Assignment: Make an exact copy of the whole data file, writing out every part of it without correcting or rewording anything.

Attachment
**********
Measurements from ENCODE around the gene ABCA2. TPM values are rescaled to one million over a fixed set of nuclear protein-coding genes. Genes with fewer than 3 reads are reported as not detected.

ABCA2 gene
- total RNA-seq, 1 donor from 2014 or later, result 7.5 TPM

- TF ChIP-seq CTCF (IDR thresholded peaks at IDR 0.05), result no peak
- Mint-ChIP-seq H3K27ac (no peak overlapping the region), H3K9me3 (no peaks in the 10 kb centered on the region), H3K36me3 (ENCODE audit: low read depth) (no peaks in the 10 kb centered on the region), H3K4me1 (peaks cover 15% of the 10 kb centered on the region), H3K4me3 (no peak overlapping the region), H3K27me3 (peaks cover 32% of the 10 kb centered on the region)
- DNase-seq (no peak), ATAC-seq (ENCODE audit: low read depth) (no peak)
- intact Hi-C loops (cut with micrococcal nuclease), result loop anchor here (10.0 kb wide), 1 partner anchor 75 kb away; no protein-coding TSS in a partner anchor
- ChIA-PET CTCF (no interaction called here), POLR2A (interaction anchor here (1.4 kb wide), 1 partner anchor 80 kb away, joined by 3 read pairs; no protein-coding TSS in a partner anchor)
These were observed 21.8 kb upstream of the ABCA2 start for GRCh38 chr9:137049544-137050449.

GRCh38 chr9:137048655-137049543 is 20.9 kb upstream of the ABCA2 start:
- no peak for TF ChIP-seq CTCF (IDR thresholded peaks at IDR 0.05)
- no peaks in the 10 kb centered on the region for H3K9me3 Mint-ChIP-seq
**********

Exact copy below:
Measurements from ENCODE around the gene ABCA2. TPM values are rescaled to one million over a fixed set of nuclear protein-coding genes. Genes with fewer than 3 reads are reported as not detected.

ABCA2 gene
- total RNA-seq, 1 donor from 2014 or later, result 7.5 TPM

- TF ChIP-seq CTCF (IDR thresholded peaks at IDR 0.05), result no peak
- Mint-ChIP-seq H3K27ac (no peak overlapping the region), H3K9me3 (no peaks in the 10 kb centered on the region), H3K36me3 (ENCODE audit: low read depth) (no peaks in the 10 kb centered on the region), H3K4me1 (peaks cover 15% of the 10 kb centered on the region), H3K4me3 (no peak overlapping the region), H3K27me3 (peaks cover 32% of the 10 kb centered on the region)
- DNase-seq (no peak), ATAC-seq (ENCODE audit: low read depth) (no peak)
- intact Hi-C loops (cut with micrococcal nuclease), result loop anchor here (10.0 kb wide), 1 partner anchor 75 kb away; no protein-coding TSS in a partner anchor
- ChIA-PET CTCF (no interaction called here), POLR2A (interaction anchor here (1.4 kb wide), 1 partner anchor 80 kb away, joined by 3 read pairs; no protein-coding TSS in a partner anchor)
These were observed 21.8 kb upstream of the ABCA2 start for GRCh38 chr9:137049544-137050449.

GRCh38 chr9:137048655-137049543 is 20.9 kb upstream of the ABCA2 start:
- no peak for TF ChIP-seq CTCF (IDR thresholded peaks at IDR 0.05)
- no peaks in the 10 kb centered on the region for H3K9me3 Mint-ChIP-seq